No one likes to think they have to follow rules, but rules have their place in most organizations. Wiki communities are no different. Wikis often have policies that talk about what kinds of pages you can write, or how you should act on chat, or how and why an administrator can block you. In general, policies are very simple codes of conduct that make sure wikis run as smoothly as possible. What should policies be like, though?
Policies should be created when there's a need for policies. They form a manual of style for pages so people know how to write. They make sure that vandalism, spam, and trolling are not acceptable. They ensure that people are polite and respectful to one another on chat. There are all sorts of policies that can be created, but it's important to remember a few things before you set about creating them.
A policy should accomplish something
Policies should be clear and concise overviews that guide the editing process and the interactions of the community. To do that effectively, policies need to be practical solutions to actual problems. That's something communities often make the mistake of forgetting. During their early years, one community that will remain nameless would often create policies for unimportant issues; you could not have more than 20 userboxes on your user page, you could not have more than one video on your user page, and you had to have a category on your article or the entire article would be deleted.
Do those sound like real problems, and do their solutions seem necessary? Not really, no. They were all made based on the preferences of the admins rather than the need to fix real problems. That brings us to another very important point.
Keep It Simple, Stupid
No, you're not stupid, don’t worry! The KISS (Keep It Simple, Stupid) method to success is a way of making sure that your rules and things you want to teach people are as simplified and understandable as possible without losing their meaning or value. It's an incredibly valuable concept that should guide your policy creation and management.
In the case of those unnecessary policies that were already mentioned, one thing you want to avoid is "instruction creep." The idea of instruction creep has been around for awhile, often in corporate settings, and it's what happens when rules and regulations increase in size and quantity until they can no longer be readily understood or effectively enforced. This can hinder the success of a community, because it is directly contradictory to the KISS method. The primary way it hinders success is that users either can't comprehend that many policies, or they simply choose to ignore them when they see so many. Who wants to read 20 policies - not just 20 rules, but sets of rules - anyway?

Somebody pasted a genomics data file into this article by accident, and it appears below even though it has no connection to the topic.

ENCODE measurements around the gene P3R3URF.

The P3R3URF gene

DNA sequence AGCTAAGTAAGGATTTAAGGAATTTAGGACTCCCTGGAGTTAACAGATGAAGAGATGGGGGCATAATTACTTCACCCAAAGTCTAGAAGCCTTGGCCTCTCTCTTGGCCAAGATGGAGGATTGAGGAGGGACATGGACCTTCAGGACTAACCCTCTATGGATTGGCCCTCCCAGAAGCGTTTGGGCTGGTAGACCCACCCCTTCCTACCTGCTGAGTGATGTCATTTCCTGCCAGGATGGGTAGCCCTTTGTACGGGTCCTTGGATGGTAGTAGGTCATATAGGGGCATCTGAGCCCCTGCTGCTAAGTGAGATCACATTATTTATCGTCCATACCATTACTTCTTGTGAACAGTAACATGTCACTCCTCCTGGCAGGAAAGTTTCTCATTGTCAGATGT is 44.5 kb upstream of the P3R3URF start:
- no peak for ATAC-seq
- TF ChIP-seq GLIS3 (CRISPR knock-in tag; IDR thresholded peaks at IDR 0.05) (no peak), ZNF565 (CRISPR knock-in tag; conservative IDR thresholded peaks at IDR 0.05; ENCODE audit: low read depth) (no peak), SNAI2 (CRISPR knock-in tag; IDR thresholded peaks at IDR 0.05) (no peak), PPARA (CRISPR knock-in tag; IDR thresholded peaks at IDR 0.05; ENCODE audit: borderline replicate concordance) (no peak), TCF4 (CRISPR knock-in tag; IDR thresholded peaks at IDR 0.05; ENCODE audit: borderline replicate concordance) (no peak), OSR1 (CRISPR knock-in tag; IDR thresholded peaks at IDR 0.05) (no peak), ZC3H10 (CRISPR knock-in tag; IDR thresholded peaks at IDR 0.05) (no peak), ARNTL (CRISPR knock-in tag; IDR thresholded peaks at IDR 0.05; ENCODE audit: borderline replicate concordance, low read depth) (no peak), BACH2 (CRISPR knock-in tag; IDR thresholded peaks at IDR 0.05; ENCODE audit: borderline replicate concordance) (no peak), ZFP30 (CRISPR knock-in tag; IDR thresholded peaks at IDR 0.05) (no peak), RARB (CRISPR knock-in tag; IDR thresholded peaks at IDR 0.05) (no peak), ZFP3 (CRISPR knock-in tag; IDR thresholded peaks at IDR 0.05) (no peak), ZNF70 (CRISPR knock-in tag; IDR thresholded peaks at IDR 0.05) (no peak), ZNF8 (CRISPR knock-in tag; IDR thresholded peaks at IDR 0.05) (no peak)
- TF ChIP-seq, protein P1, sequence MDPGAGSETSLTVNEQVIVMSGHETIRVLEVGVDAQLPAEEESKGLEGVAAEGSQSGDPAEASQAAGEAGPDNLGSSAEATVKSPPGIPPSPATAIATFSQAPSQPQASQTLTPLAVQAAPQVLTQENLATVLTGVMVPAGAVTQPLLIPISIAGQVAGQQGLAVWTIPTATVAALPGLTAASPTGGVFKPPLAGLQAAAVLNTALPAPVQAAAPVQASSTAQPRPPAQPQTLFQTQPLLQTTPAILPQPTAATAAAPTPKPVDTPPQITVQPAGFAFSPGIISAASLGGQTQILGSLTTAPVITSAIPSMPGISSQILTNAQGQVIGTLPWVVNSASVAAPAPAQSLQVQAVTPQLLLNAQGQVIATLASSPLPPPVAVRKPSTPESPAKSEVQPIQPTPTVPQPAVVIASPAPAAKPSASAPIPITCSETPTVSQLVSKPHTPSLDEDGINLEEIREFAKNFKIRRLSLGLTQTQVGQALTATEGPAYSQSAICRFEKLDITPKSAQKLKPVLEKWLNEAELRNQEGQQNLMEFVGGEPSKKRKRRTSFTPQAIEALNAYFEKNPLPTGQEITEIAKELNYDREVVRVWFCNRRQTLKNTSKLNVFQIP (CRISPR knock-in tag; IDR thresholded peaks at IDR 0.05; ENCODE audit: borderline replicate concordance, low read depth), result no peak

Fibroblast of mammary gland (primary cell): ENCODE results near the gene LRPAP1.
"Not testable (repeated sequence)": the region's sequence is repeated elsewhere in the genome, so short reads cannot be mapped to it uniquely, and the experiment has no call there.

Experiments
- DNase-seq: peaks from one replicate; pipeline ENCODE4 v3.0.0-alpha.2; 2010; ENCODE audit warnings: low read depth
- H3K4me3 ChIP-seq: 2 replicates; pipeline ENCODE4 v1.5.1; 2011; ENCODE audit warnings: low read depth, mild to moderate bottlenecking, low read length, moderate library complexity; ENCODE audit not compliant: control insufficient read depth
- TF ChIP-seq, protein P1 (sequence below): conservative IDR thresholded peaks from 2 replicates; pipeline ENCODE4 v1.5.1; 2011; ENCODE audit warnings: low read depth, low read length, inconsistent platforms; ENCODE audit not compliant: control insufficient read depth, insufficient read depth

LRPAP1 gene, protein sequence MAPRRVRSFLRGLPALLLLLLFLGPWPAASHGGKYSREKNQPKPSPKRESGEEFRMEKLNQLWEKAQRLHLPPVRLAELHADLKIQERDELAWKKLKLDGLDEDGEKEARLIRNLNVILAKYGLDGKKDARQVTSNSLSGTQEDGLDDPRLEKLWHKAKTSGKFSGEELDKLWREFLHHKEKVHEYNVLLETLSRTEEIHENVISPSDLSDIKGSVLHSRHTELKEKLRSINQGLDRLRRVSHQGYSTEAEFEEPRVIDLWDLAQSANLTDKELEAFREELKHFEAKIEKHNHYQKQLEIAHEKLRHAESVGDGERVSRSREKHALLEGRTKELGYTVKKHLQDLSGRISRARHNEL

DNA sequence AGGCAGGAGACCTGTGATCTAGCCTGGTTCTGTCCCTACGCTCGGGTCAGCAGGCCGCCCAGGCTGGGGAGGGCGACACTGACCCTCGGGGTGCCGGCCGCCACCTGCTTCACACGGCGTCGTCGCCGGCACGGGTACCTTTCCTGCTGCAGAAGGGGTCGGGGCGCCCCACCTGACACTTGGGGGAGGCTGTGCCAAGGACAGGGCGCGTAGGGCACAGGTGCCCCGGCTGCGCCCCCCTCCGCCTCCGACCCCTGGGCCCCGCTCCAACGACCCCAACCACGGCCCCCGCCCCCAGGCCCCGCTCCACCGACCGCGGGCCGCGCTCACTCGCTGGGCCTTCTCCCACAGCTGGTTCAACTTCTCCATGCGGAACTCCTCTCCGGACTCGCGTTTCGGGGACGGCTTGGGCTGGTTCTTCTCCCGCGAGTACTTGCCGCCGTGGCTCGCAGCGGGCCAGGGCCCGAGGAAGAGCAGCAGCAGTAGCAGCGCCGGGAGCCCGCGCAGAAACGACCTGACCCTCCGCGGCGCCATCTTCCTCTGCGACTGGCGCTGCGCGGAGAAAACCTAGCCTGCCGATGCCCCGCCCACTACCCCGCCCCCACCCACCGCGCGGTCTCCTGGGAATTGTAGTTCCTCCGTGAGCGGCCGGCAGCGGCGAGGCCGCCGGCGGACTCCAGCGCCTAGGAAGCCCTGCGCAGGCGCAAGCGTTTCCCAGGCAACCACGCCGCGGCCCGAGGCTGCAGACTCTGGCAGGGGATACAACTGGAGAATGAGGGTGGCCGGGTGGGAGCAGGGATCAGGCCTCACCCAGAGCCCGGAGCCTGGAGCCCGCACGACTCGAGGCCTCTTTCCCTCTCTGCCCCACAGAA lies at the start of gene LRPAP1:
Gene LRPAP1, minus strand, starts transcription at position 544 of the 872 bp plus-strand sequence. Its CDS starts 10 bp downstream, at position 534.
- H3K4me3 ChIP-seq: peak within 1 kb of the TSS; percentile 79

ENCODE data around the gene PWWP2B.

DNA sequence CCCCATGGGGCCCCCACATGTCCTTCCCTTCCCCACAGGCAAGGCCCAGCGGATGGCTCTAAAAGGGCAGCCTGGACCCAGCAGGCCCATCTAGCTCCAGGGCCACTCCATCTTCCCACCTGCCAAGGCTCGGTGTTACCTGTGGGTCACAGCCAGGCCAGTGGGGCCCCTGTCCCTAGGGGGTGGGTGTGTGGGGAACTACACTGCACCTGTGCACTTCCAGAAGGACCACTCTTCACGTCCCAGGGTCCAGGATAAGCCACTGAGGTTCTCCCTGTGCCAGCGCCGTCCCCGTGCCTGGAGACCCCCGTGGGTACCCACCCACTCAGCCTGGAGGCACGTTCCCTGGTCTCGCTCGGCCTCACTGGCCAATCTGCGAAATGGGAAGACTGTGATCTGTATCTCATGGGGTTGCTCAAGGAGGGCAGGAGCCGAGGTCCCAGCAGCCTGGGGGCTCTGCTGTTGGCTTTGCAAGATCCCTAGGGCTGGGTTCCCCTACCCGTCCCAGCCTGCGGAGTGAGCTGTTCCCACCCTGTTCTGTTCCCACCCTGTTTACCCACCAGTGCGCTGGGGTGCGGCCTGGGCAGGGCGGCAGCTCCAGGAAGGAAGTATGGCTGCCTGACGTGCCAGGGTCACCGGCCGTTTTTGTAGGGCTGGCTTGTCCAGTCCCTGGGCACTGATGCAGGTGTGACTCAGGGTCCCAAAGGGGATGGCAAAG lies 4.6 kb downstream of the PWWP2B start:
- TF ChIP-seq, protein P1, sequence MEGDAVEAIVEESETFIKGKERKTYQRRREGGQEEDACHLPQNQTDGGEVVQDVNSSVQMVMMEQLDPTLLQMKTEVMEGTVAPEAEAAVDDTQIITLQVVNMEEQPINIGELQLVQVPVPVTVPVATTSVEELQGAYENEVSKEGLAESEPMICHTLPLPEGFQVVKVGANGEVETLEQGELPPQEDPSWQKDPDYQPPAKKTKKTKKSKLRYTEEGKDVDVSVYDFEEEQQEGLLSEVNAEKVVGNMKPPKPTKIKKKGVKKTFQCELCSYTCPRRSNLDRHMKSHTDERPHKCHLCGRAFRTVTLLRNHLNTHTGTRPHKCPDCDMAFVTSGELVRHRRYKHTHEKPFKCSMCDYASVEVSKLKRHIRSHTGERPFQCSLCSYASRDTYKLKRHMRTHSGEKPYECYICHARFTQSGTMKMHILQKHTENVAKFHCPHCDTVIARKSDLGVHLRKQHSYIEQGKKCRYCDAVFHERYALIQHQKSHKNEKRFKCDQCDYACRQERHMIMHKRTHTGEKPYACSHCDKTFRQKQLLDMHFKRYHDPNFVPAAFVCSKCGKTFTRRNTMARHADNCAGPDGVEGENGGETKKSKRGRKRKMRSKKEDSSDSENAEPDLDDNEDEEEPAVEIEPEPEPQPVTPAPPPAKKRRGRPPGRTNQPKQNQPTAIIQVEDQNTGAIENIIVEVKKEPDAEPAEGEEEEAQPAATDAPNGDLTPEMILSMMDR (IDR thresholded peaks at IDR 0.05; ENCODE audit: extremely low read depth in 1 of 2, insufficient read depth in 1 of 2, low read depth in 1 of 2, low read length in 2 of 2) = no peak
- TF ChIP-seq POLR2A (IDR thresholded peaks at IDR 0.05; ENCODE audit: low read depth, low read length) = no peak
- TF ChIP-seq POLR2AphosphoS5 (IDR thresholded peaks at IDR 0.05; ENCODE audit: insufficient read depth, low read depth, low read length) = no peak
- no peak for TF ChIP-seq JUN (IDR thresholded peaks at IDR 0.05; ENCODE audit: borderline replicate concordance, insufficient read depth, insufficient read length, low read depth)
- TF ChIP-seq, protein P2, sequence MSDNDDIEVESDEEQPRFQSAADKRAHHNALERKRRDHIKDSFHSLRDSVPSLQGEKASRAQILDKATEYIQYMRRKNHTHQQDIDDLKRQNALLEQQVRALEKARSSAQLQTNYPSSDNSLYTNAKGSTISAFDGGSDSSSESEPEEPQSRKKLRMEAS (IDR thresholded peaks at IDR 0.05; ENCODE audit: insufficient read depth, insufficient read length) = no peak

Let's paint a scenario that sometimes occurs. Say you have a lot of policies. What happens? Often, people don’t read them. That means they miss some of the most important ones, like manuals of style that teach them how to create and format pages. You then have a situation where people are creating lots of pages and edits that don't follow your guidelines. What is the usual reaction to this by administrators? Unfortunately, unless they've come to recognize that they have too many policies, it is likely to add more policies or begin blocking people - both of which go against what the community needs to succeed.
If you need to create policies, consider whether those policies are necessary. Look at the area of wiki editing or community interaction that the policy aims to cover. Is that area a problem? If not, then don't try to fix what isn't broken. If it is a problem, is the policy you're implementing a practical solution? If not, consider trimming it down. This leads to another important point.
Set realistic expectations for your community
If you expect people to quickly learn your policies, don't give them 20 new sets of rules to read right off the bat. That's not a realistic expectation to have of anyone. This is especially important for new communities. If you've just founded a community, then you don't need a lot of policies. That can be very harmful to the future of your community if you try to control everything at once, especially when there's nothing there to control yet. Let your community evolve naturally, and fill in policies when and if they are needed.
You also need to remember the nature of wikis, because they're not like other websites. A wiki is not a blog, it's not a social network, and it's not a message board. It's a little bit of everything all wrapped into one, so it's a very unique format. Because of that, it inherently has a learning curve. Not everyone is going to learn at the same pace, and that pace can very much be affected by how many policies a community has and how simple or complex those policies are. Some admins are fond of thinking "I learned fast, so you should too!" In reality, though, that's a meaningless statement. Not everyone will learn at your preferred speed, so don't expect them to. Everyone is different, and everyone should be given a chance to learn at their own pace so long as they're not disrupting the community. That's how new, inexperienced users become great editors.
In summary, keep things simple. Don't try to solve problems that don't exist. Avoid instruction creep. Everyone learns at their own pace, so make sure you're making things as easy as possible for people so long as it doesn't detract from the business of the community.
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